The secrets module is marketed as a safe alternative to random for things that are meant to be secret. But what's the actual difference? Looking at their code, in some cases these libraries actually make reference to the same underlying functions.

For example, the definition of secrets.randbits is basically a reference to random.getrandbits:

from random import SystemRandom
_sysrand = SystemRandom()
randbits = _sysrand.getrandbits

Another example is secrets.token_bytes which is basically a reference to random.randbytes, which later ends up calling random.getrandbits:

def token_bytes(nbytes=None):
    if nbytes is None:
        nbytes = DEFAULT_ENTROPY
    return _sysrand.randbytes(nbytes)

So what is exactly safer? Is this more of a namespace improvement to keep the community from writing their own token-generating code? PEP 506 is not very clear about this IMHO.

Please note this is not about /dev/urandom and the quality of its entropy.

1 Answer 1


The motivation is in my opinion pretty clear from PEP 506:

... concerns that Python's standard library makes it too easy for developers to inadvertently make serious security errors ... Although the documentation for the random module explicitly states that the default is not suitable for security purposes [2], it is strongly believed that this warning may be missed, ignored or misunderstood by many Python developers ...

Thus, this is about providing an API which is easy to use and has secure defaults in order to reduce security issues caused by hard to use interfaces with insecure defaults. Therefore this is not a reimplementation, but just an easier and more secure wrapper around existing functionality.

  • Thanks for your answer. I see your point but I'm concerned about what makes secrets safer, not their motivation. In that same chapter they write about concerns regarding the usage of MT so I'm assuming secrets does something to address that (otherwise why write about this in the PEP?) but secrets uses MT anyways because it's based on random. The random docs warn "The pseudo-random generators of this module should not be used for security purposes." -- but secrets uses the same generators... so does this mean the numbers generated by secrets shouldn't be used for security purposes?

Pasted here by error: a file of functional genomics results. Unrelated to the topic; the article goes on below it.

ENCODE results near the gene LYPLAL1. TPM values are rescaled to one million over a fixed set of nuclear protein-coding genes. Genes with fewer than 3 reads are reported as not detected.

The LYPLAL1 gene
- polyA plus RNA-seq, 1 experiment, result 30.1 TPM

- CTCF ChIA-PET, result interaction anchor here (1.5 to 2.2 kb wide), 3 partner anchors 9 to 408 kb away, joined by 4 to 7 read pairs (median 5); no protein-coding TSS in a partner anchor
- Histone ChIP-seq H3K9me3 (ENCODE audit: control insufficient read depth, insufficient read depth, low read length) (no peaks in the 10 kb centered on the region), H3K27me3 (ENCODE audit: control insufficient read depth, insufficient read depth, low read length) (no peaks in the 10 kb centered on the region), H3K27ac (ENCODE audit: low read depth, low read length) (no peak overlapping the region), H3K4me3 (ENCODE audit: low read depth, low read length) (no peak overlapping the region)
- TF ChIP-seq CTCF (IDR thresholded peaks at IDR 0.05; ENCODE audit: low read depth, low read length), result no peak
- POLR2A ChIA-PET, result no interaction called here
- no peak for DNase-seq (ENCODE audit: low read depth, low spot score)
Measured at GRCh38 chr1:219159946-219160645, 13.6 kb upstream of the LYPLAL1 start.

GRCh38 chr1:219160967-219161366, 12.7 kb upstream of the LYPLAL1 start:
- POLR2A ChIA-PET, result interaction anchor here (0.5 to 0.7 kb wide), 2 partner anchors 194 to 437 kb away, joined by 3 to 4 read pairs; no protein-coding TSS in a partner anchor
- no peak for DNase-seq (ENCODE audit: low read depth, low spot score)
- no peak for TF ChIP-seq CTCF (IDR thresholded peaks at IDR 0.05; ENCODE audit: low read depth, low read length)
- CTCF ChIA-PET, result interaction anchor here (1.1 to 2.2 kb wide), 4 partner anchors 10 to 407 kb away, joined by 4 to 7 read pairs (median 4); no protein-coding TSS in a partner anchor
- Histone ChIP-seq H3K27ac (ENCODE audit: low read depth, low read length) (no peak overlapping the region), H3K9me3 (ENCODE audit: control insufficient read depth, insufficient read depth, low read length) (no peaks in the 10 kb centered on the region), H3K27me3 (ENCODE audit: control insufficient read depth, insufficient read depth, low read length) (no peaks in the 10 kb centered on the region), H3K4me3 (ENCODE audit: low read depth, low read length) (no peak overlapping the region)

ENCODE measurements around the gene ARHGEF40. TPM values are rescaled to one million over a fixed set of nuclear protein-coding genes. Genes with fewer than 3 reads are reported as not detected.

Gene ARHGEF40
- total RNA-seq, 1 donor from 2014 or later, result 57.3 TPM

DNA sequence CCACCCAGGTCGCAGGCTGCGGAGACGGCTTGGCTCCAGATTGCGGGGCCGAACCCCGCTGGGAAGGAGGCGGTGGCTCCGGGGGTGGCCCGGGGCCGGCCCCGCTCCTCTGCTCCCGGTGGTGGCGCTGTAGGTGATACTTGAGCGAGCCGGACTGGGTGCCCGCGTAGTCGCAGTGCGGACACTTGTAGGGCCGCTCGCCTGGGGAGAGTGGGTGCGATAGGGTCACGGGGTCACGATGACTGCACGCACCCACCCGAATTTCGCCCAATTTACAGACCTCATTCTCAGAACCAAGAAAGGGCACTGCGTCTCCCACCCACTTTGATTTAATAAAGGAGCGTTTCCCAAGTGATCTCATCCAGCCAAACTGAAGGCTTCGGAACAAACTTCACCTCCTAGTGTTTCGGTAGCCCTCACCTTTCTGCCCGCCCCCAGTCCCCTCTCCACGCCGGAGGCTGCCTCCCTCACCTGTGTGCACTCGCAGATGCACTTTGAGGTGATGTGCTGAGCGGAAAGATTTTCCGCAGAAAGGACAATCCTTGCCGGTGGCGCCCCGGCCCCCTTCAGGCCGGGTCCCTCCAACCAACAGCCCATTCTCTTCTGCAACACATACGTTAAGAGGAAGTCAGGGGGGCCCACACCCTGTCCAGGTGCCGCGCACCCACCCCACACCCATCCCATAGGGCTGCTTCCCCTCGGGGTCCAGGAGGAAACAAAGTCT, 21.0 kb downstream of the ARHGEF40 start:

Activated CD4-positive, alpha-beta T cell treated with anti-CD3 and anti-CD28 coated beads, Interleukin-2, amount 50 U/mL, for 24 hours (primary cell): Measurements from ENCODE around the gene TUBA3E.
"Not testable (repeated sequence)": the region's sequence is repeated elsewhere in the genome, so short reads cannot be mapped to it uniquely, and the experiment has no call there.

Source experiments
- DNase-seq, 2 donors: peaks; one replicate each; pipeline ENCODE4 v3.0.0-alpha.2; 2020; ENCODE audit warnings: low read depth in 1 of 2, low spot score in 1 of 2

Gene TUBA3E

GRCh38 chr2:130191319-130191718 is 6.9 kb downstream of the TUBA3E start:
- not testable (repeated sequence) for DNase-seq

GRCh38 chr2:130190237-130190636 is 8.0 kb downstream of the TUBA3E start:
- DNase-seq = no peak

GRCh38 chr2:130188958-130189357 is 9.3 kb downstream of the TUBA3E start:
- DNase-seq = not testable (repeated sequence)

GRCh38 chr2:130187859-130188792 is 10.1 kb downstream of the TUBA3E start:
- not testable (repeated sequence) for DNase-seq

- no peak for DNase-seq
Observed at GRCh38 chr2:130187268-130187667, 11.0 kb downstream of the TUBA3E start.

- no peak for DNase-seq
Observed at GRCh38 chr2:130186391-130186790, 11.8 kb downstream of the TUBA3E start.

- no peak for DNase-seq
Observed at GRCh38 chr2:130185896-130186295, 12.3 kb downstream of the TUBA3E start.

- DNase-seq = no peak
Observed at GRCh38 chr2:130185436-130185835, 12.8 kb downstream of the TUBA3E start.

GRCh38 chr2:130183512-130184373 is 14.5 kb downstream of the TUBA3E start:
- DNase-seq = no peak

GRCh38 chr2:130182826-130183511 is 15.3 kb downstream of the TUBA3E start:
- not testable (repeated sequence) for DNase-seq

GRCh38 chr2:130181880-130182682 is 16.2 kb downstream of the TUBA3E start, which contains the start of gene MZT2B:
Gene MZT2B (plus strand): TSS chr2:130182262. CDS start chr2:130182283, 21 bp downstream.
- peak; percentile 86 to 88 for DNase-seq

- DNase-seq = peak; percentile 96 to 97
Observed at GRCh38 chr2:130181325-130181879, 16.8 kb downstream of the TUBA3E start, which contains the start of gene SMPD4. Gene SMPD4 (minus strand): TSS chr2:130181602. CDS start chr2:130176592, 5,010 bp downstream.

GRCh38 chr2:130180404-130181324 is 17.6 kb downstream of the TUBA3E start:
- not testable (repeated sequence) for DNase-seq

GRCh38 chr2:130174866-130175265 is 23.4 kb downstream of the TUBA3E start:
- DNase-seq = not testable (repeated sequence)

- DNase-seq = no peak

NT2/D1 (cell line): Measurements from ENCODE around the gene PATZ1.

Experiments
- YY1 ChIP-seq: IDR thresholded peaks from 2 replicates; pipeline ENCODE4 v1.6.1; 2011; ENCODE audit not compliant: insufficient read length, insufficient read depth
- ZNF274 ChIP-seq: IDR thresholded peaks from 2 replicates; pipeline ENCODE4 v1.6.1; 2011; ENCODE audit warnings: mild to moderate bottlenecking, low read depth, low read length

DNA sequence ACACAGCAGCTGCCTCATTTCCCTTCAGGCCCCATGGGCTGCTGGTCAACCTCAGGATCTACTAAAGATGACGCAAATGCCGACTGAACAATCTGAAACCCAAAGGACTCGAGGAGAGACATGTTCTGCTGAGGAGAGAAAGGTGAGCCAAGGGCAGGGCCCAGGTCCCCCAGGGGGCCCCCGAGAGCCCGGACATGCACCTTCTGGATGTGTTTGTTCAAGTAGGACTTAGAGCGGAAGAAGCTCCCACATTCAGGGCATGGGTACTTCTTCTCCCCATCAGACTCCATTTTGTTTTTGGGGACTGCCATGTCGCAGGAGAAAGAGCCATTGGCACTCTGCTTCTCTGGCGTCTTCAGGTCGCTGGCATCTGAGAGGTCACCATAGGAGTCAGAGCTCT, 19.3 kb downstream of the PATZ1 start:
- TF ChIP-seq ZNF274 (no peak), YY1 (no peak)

– random
    Commented Dec 23, 2020 at 18:30
  • 1
    @random: Looking at the code it is using SystemRandom not random.random() for getting the random data. SystemRandom is MT safe since it gets the random data from the system and not from some in-process state. Commented Dec 23, 2020 at 18:39
  • Thank you so much. I totally misread random.py. I now see that SystemRandom subclasses Random. Even though Random subclasses Python's C random module (which uses MT), SystemRandom overrides random() so it uses urandom instead of MT. The secrets module uses SystemRandom, therefore avoiding MT since random, getrandbits and randbytes all use urandom.
    – random
    Commented Dec 23, 2020 at 19:46

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